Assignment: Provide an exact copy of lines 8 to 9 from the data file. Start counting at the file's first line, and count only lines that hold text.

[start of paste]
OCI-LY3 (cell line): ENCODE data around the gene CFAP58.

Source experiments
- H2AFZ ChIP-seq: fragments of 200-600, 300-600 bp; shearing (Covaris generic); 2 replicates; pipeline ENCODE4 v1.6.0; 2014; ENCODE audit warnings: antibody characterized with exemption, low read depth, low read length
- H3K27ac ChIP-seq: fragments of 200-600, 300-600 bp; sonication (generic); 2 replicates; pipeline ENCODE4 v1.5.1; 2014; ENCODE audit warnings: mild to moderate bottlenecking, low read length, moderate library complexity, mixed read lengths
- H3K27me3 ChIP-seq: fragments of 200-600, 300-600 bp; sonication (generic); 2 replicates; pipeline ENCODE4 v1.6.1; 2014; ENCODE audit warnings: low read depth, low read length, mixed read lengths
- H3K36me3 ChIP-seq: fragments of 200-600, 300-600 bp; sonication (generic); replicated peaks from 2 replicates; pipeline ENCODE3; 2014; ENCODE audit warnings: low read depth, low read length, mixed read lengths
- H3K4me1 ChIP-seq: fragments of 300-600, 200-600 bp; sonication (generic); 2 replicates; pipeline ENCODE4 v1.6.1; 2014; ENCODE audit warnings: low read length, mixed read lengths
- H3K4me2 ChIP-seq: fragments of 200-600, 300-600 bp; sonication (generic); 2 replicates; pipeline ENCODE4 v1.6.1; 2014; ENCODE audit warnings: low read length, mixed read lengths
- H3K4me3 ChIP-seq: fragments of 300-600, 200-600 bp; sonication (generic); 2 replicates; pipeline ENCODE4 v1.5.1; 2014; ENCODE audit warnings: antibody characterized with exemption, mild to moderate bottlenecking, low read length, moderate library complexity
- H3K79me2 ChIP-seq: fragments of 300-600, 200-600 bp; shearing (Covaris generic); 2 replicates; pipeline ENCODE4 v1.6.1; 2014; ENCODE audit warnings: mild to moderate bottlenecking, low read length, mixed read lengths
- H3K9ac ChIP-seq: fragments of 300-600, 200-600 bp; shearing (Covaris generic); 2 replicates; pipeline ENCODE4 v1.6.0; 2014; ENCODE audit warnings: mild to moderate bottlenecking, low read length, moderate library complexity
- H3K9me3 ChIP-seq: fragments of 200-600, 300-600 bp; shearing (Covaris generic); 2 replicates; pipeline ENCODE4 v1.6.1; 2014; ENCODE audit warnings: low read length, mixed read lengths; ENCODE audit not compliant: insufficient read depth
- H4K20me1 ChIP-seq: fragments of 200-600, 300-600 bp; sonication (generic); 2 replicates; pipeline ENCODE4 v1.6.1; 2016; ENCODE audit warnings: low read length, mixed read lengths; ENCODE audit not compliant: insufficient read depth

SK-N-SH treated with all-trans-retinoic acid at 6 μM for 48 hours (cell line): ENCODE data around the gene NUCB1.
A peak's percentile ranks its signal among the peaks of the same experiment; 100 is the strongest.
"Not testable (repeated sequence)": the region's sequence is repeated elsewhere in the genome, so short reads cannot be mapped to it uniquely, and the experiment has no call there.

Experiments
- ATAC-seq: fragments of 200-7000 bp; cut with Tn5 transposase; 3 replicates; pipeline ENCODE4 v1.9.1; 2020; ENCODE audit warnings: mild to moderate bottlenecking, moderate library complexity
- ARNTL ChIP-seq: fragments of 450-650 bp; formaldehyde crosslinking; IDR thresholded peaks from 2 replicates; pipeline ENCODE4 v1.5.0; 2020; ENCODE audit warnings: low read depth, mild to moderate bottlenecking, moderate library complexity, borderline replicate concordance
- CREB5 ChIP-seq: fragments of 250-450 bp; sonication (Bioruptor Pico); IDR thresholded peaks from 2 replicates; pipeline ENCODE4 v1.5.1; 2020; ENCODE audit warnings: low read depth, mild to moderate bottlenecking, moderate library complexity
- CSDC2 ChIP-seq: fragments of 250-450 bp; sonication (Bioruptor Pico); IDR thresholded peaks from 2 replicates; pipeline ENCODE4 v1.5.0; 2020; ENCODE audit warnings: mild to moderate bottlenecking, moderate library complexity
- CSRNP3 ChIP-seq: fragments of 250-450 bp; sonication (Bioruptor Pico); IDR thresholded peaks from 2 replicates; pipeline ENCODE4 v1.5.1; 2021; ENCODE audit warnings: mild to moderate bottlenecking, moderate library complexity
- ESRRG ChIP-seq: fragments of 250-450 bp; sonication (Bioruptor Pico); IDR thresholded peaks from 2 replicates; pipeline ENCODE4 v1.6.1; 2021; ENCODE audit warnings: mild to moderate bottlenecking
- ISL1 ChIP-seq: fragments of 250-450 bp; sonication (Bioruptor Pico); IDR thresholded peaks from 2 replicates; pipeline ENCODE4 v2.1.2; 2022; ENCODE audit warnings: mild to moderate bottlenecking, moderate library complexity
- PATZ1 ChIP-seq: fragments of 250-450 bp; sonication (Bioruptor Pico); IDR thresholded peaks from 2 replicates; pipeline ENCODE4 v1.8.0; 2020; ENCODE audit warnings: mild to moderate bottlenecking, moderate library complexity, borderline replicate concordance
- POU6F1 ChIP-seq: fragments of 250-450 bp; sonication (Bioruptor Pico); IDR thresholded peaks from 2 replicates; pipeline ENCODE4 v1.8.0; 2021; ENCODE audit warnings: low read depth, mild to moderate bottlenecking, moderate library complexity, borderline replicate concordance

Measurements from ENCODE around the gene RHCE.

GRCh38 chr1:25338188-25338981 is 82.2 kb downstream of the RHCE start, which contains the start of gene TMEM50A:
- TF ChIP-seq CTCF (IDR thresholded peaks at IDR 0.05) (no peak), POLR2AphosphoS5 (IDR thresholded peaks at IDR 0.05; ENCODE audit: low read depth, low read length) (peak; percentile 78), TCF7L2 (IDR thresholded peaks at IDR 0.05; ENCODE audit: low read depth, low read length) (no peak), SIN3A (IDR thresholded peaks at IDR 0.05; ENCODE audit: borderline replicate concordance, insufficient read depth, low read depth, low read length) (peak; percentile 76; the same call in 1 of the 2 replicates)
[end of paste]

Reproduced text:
- H3K4me2 ChIP-seq: fragments of 200-600, 300-600 bp; sonication (generic); 2 replicates; pipeline ENCODE4 v1.6.1; 2014; ENCODE audit warnings: low read length, mixed read lengths
- H3K4me3 ChIP-seq: fragments of 300-600, 200-600 bp; sonication (generic); 2 replicates; pipeline ENCODE4 v1.5.1; 2014; ENCODE audit warnings: antibody characterized with exemption, mild to moderate bottlenecking, low read length, moderate library complexity